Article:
Somebody had to write the worst article on the M17 Modular Handgun System program. And this guy did it, at Strategy Page. He knew just enough not to sign it, whoever he was, so he may not be a complete dullard. But almost every fact that’s in the story is wrong, demonstrably wrong, I-was-too-lazy-to-Google wrong, I-was-too-dumb-to-ask-anybody wrong.
We used to say in the Army “as wrong as two boys kissin’,” or maybe a slightly stronger version of that, but we can’t say that any more. But that’s how wrong this article is.
Let’s hit some of the high points:
First, the title: “The Low Bidder And The M9 Tragedy.” Er, what tragedy?
The U.S. Department of Defense has finally, after a ten year search, decided on a new standard pistol, to replace the much hated Beretta M9.
“Much hated”? Meh. Lots of guys prefer another pistol. We could always work with the M9. A pistol is too inconsequential to waste hatred on, and any professional just takes the pistol he is issued and works with it. That’s how the game is played, by the people for whom “game” is only a metaphor, not something executed on a colorful board, with cardboard counters and a polyhedral die.
The new pistol is a variant of the SIG Sauer P320, which lost out to the Baretta in 1985 because the Baretta 9mm was a little cheaper.
One brief declarative sentence, multiple factual errors:
- It is a P320, not a “variant” except in that it has the safety and anti-tampering options SIG has offered to “fleet buyers” all along.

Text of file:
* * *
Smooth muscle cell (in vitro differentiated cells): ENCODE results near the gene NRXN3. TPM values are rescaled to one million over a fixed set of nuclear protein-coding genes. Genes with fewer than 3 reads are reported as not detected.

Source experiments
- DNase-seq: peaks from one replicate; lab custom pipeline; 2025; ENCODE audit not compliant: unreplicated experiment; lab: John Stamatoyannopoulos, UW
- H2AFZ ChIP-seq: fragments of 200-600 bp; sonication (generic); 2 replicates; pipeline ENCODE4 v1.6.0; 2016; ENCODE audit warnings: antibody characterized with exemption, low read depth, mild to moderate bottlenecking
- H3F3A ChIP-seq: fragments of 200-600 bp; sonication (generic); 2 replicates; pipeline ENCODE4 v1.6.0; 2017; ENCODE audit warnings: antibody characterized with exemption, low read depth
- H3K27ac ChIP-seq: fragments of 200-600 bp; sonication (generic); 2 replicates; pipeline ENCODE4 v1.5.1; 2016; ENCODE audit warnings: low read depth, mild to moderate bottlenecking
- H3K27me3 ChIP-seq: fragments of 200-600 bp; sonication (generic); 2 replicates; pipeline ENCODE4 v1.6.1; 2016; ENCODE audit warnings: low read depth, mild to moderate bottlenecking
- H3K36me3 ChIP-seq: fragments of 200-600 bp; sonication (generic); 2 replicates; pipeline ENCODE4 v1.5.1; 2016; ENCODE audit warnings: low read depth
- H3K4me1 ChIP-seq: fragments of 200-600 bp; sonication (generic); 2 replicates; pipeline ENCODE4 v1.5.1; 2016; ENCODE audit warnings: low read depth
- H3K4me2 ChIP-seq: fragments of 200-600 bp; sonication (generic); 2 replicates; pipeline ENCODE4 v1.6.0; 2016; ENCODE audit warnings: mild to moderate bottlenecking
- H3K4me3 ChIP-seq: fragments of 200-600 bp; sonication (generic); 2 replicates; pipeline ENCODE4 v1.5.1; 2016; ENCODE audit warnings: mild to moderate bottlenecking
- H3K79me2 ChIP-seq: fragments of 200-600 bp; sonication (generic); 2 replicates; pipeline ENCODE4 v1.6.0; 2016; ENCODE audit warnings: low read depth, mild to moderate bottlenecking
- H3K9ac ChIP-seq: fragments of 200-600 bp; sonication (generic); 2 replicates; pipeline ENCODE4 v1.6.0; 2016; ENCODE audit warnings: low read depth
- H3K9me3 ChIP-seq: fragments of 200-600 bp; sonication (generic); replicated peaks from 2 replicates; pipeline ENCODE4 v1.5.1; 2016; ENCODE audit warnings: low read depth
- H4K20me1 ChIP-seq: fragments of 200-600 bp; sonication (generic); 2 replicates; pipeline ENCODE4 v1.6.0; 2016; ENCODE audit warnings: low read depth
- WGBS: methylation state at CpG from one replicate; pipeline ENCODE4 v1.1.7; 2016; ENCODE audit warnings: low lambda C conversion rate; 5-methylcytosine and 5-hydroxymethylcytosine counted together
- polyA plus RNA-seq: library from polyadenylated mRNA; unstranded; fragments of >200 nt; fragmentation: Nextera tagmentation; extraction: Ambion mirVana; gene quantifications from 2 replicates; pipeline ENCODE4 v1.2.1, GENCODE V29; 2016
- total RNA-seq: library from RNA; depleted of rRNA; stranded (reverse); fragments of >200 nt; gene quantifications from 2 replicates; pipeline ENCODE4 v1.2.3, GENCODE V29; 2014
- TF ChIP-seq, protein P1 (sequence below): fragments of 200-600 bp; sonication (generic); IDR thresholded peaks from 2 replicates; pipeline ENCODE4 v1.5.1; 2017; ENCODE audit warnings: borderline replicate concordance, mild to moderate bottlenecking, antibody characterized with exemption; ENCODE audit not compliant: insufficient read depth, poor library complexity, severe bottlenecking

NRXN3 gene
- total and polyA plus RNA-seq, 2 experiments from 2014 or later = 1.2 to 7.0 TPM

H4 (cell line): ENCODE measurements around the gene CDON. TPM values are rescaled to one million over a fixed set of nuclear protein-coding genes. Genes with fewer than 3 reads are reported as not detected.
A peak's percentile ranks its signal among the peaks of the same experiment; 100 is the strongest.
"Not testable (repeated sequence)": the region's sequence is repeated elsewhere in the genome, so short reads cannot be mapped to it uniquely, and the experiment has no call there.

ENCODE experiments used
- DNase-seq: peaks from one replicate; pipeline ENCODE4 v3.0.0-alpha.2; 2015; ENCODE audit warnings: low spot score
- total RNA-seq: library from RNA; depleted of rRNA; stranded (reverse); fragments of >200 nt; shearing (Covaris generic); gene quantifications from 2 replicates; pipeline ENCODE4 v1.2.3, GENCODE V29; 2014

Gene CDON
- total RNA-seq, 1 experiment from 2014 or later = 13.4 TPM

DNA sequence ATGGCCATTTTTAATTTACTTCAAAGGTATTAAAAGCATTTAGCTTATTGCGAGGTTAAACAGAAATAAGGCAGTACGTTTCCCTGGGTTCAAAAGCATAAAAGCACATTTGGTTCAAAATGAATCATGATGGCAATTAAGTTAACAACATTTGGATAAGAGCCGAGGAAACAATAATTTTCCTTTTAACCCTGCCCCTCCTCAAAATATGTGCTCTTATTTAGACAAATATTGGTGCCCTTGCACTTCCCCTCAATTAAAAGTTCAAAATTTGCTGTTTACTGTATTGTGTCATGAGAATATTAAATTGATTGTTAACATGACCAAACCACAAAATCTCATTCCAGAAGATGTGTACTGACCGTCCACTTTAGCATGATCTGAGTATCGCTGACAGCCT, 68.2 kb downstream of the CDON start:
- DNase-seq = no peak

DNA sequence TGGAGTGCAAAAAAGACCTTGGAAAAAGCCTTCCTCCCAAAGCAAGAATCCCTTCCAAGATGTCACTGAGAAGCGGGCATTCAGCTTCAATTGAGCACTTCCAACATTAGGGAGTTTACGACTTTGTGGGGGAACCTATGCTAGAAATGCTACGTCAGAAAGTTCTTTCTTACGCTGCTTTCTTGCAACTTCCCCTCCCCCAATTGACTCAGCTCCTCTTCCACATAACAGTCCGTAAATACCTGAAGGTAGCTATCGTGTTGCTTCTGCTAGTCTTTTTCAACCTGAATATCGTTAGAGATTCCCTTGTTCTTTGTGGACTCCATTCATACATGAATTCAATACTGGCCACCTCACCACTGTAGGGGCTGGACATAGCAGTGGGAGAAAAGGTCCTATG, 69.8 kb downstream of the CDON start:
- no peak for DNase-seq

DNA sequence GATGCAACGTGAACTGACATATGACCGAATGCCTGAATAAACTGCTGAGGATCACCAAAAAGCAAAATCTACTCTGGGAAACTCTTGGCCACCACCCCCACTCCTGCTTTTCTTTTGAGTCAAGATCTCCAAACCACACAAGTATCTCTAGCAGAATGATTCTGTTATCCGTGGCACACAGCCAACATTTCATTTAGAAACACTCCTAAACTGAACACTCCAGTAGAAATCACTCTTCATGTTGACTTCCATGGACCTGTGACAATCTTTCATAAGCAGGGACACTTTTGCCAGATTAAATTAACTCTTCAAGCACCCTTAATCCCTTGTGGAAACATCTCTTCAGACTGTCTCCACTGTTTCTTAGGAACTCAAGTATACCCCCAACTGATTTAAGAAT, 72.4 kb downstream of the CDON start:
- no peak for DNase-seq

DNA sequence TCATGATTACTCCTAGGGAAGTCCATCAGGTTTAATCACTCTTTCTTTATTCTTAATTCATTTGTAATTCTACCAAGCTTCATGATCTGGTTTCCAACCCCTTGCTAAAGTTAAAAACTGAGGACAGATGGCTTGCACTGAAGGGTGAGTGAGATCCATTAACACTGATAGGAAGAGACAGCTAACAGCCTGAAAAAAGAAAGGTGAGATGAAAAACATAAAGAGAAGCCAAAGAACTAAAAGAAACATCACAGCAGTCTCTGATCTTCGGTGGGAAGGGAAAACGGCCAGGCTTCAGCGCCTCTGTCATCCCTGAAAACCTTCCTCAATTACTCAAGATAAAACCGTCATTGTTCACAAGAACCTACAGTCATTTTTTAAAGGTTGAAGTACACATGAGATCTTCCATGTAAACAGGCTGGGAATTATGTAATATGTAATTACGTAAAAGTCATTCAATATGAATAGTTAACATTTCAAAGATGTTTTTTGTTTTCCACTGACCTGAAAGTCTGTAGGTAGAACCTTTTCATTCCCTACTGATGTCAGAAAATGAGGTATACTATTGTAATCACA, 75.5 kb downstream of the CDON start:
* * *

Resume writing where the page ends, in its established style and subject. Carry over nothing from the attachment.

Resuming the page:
- The P320 did not lose out to anything in 1985 as it was decades from being designed. Indeed, its forerunner the
P230P250 (which has little in common with the P226) was decades from being designed, and the 230250 was on the market for a long time before the 320 design began.
- Beretta is not spelled Baretta. They’ve been spelling it with that first “e” since fourteen-hundred-and-something. Repeating the misspelling doesn’t make it correct. (But wait, he’ll misspell it twice more, but misspell it differently, down the page).
- The trials in which SIG and Beretta were both judged as suitable took place in 1984. And yes, the Beretta was less expensive. (Significantly, not “a little.” Especially when you’re buying hundreds of thousands of the things). Beretta won a previous trial outright (JSSAP), but SIG did not participate. Cost is a real-world part of every weapons buy, whether it’s a billion-dollar ship or a buck-fifty bayonet sheath.
- Some units had been using Berettas earlier than official adoption, and that may have given Beretta an edge, back then.
- The pistol that SIG entered was a P226. This is exactly like a P320, except that its frame is made of different material and designed differently, it was designed from the bones out for modularity, it has a completely different trigger system and controls and manual of arms that the 226, and has exactly zero parts that interchange with its SIG stablemate.
- For the innumerate, study this arithmetic: 226 ≠ 320. There will be a test.
We note that most of the errors this guy made seem to come from the Wikipedia page on the M9, which is almost as messed up as the Strategy Page article… but not as messed up, because copying guy didn’t understand what he was copying. One of Strategy Page’s 400-lb aspie wargamers?
Whew, that was the first sentence. Hey, are you guys ready to move on and try another? Because this whole fisking is around 4,400 words (Holy Wall O Text Batman!), we’ll continue it after the jump.